To make up for the lack of premieres, The Flash is being screened in multiple cities around the world, including London, Madrid, Sao Paolo, Miami, Buenos Aires, and Toronto, as well as many screenings throughout the United States and Canada, which Warner Bros. is calling a “word-of-mouth screening program.” This indicates that those reactions may not be as phony as they seem (and boy, did they seem phony); maybe Warner Bros. really is proud of The Flash and thinks it will speak for itself, especially since the titular superhero can’t speak for it. (That silence will continue for these screenings; Michael Keaton introduced the movie at the one in London, which took place this past Saturday, and director Andy Muschietti will be at several others, but Miller will not attend any of them.) Of course, it could also be desperation because Warner Bros. needs a hit, and The Flash is the likeliest DC movie to be one. At this point, they’re banking on the film having legs, with Variety comparing its soft opening to Aquaman’s before the latter film made over $1 billion (while not mentioning that Aquaman opened in December with little competition, not in the busy summer season). And if it’s as good as they pinkie-swear it is, perhaps it will.

If it does, Warner Bros. is ready. A script for a sequel has been written by David Leslie Johnson-McGoldrick, the writer of Aquaman and its upcoming sequel, as well as some episodes of The Walking Dead, a few horror movies, and Catherine Hardwicke’s Red Riding Hood, which is probably among the worst movies I’ve ever seen. This seems like a lousy way to reward Christina Hodson (who, admittedly, has a pretty bad track record herself), but recent reports indicate she may be moving on to a higher-profile hero. Regardless, Johnson-McGoldrick’s screenplay supposedly features Michael Keaton’s Batman and Sasha Calle’s Supergirl once again, which seems odd; shouldn’t this team-up be a one-off thing? That suggests to me that they don’t have much faith in Miller’s Flash and want him buttressed as much as possible – art imitating life. But for his part, Andy Muschietti can’t see anyone but Miller in the role, which is swell for people who can’t stand his previous performances and haven’t been swayed by the footage in the trailers.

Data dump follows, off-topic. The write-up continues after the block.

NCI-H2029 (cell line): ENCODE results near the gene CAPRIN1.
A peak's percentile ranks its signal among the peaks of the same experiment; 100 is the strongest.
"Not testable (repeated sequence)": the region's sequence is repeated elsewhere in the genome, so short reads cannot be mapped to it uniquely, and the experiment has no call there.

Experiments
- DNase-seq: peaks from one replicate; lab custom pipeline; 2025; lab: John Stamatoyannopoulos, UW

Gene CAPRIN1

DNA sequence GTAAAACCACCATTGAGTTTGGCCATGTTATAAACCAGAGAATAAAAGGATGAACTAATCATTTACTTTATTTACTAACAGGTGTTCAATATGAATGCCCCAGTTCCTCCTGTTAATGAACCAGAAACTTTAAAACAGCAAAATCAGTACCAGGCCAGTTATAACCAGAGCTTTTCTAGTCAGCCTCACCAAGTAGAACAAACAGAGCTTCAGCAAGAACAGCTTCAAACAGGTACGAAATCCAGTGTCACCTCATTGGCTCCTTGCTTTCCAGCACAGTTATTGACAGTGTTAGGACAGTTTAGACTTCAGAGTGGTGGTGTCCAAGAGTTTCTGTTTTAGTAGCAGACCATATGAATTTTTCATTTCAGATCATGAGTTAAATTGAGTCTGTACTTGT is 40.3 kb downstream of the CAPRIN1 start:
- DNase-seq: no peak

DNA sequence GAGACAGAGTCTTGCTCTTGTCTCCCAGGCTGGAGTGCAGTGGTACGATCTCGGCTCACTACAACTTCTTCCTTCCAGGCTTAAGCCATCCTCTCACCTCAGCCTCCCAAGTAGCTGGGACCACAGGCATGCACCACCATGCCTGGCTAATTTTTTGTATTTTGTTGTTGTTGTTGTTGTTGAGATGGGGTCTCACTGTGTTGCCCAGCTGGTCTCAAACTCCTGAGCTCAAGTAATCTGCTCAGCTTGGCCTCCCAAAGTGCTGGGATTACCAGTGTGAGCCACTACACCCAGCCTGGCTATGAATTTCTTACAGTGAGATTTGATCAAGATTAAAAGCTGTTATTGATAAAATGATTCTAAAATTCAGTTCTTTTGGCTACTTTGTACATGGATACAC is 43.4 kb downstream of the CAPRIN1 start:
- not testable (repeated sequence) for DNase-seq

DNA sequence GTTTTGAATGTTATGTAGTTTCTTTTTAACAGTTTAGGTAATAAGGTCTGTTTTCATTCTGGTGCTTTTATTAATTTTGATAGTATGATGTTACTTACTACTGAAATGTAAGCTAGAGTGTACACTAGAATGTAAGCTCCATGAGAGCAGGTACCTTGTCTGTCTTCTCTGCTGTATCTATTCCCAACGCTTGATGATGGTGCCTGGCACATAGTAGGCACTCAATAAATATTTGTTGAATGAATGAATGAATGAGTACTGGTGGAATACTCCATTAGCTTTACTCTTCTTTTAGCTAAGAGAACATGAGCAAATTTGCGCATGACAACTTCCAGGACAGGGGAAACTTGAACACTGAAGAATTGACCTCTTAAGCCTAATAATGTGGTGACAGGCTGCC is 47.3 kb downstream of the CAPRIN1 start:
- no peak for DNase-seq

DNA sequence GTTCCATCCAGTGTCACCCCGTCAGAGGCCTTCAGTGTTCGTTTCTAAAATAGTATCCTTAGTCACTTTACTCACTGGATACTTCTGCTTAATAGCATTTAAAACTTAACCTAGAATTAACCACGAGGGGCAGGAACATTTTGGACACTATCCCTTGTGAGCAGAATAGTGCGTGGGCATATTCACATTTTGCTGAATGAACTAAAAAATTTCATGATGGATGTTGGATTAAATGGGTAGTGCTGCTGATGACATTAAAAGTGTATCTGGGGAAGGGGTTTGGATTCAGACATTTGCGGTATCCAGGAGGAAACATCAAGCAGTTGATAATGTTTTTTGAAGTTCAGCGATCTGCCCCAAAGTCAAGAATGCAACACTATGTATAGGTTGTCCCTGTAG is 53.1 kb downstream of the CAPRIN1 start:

The Flash marketing

A lot rests on The Flash’s performance at the box office. The future of the DC Universe will almost certainly be impacted, especially if this is a huge hit and James Gunn and Peter Safran are either pressured from above or compelled of their own accord to weave Miller’s Flash into their burgeoning reboot. Miller’s own career may be on the line as well, with a bomb being another knock against his continued bankability; his preferred pronouns may help him out, but if he’s deemed too much of a financial liability, referring to himself in the plural form may not save him. And then, there’s Michael Keaton; I assume he won’t be included in the new DCU, but if this movie is either successful or garners a lot of praise and goodwill for him and his version of Batman, could Gunn and Safran decide to pull him in after all? If they’re doing The Brave and the Bold, an older Batman will make sense as Damian’s father. My guess would be that they won’t, but more Keaton (unless it’s some dumb and humiliating Batman Beyond nonsense) would be my favorite result of The Flash.